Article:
For Jerry Epps, opportunity is everything. Babson College’s first director of vendor diversity has spent his life and career finding, maximizing, and even creating opportunities—for himself and others.
Epps joined Babson in August 2021 after 42 years with Boston Children’s Hospital. Yes, 42 years—he began in food service as a high school junior. He quickly progressed from a day cook’s helper to the store room. “That’s how I started getting into procurement and learning more about inventory,” he says. While working at the hospital, he attended Boston Business School and Newbury College. Eventually, Epps rose to become the hospital’s capital equipment buyer and its supplier diversity program manager.
Now a leading expert in the field and employed at Babson, Epps has created the College’s Office of Vendor Diversity and its supplier diversity program.
“Never in my wildest dreams did I envision that I would stay there that long, but a lot of people are still shocked that I left Boston Children’s Hospital. They called me the mayor because I knew so many people. By 2021, though, a lot of organizations were looking to expand their supplier diversity, and because I had built the program at Children’s and had a reputation in the field, several had contacted me about new positions, including Babson. It was hard leaving Children’s, and I was heartbroken because I grew up there. Everyone asks why I left, and I say it was the opportunity at Babson. This was an opportunity to go somewhere and build something from the ground up. I knew that I already had a template on how to build a program, and I knew that I had a name in the industry. So, I told Babson that we needed to be fully engaged in the supply diversity community. It’s an opportunity to go somewhere and be the first. I am in Babson’s history forever, and I embrace it. I embrace the love here, being One Babson.”
“I’m here to build a supplier diversity program. My job is to help small and diverse suppliers have the opportunity to do business with Babson College. We’re not telling these suppliers that we’re going to do business with them, but we’re going to give them an opportunity to bid, and they’ve got to add value and support the daily operations of the College. The reaction on campus so far has been really positive. I’ve been able to bring suppliers to the table, and people have been open. Everybody is on board with the president’s objective to advance diversity, equity, and inclusion. Also, one of my goals this year is to keep elevating Babson’s presence in this space—locally, regionally, and nationally. When I advise other organizations or meet with other people, I’m representing Babson. Last fall, when I went to New Orleans for the 50th anniversary of the National Minority Supplier Development Council Conference, I was wearing my Babson green.”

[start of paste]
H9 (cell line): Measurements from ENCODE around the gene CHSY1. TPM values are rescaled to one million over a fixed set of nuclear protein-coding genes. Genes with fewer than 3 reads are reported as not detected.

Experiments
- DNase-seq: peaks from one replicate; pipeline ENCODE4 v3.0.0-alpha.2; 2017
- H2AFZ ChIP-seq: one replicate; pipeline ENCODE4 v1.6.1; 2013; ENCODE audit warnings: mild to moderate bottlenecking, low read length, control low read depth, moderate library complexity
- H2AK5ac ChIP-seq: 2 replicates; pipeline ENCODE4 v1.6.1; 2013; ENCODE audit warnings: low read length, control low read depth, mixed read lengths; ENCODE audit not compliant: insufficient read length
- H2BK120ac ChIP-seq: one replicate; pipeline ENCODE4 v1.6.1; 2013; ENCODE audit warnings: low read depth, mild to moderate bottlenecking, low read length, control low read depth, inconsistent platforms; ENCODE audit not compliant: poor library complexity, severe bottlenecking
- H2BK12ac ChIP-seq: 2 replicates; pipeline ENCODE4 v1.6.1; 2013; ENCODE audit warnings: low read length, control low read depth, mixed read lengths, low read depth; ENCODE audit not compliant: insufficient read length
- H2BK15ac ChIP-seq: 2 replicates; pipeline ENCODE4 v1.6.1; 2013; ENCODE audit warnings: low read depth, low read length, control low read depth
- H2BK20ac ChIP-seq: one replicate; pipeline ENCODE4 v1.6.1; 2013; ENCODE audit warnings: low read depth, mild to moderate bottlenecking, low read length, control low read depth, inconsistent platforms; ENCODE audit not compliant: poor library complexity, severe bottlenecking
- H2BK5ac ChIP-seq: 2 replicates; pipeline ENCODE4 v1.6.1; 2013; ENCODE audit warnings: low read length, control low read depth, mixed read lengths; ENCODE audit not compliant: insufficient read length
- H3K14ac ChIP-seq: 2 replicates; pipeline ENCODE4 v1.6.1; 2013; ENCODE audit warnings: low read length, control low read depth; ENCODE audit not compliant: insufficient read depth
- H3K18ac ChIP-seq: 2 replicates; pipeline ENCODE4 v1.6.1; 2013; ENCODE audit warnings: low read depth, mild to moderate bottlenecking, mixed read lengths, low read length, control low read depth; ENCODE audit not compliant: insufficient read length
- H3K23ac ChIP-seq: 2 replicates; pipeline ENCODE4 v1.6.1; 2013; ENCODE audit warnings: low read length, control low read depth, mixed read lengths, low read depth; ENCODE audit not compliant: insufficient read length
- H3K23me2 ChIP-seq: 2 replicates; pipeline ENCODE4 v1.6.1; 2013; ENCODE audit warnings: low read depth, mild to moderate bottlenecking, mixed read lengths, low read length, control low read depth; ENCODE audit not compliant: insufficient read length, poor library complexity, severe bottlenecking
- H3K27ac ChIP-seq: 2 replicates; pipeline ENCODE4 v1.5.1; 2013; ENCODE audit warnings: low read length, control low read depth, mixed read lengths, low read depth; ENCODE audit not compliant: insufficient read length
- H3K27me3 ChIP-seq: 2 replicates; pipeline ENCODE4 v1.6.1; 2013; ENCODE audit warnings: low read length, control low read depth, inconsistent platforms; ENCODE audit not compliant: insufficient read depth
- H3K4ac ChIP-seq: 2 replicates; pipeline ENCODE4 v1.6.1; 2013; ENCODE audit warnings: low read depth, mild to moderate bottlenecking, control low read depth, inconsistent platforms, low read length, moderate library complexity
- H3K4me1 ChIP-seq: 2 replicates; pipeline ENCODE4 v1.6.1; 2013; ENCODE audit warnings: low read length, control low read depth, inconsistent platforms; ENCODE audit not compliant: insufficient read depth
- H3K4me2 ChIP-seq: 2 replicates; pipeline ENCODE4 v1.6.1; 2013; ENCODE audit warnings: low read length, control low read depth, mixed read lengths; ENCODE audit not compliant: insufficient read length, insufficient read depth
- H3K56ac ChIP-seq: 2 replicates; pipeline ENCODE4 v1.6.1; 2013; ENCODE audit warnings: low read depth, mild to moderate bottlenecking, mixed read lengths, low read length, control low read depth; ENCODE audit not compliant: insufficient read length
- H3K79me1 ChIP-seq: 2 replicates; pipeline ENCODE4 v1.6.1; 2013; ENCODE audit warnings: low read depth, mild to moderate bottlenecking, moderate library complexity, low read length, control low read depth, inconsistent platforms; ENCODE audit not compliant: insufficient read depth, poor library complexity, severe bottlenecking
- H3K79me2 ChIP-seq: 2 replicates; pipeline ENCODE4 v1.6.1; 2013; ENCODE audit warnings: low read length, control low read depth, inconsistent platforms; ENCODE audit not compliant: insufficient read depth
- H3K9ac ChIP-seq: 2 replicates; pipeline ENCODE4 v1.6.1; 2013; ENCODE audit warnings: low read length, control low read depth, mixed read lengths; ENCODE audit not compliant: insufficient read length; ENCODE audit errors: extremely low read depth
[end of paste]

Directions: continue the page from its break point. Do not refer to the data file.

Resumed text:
“As I go out nationally, I see a lot of industries are still behind the eight ball when it comes to supplier diversity. So, Babson has an opportunity to lead on this and elevate it to a competitive advantage.”
Jerry Epps, Babson’s director of vendor diversity
“As I go out nationally, I see a lot of industries are still behind the eight ball when it comes to supplier diversity. So, Babson has an opportunity to lead on this and elevate it to a competitive advantage. We’ve got to look at what we do, and not just what we say. The backbone of this country is small and diverse suppliers, so we’ve got to look at the economic impact of these companies, and how we can support them in that growth in our community. They’re creating jobs; they’re providing health care; they’re paying taxes. If we’re an anchor institution, we need to support that economic impact. We’re not just going to check off the box when it comes to supplier diversity. We’re doing it to make an impact in people’s lives and help close the racial wealth gap. That’s the main thing.”
“Babson, to me, means business. What I mean by that is our senior management team’s approach to promoting economic prosperity and cultural equity through fostering an atmosphere of diversity and inclusion in the supply chain and the workplace. This is one of the main reasons I’m here at Babson.”
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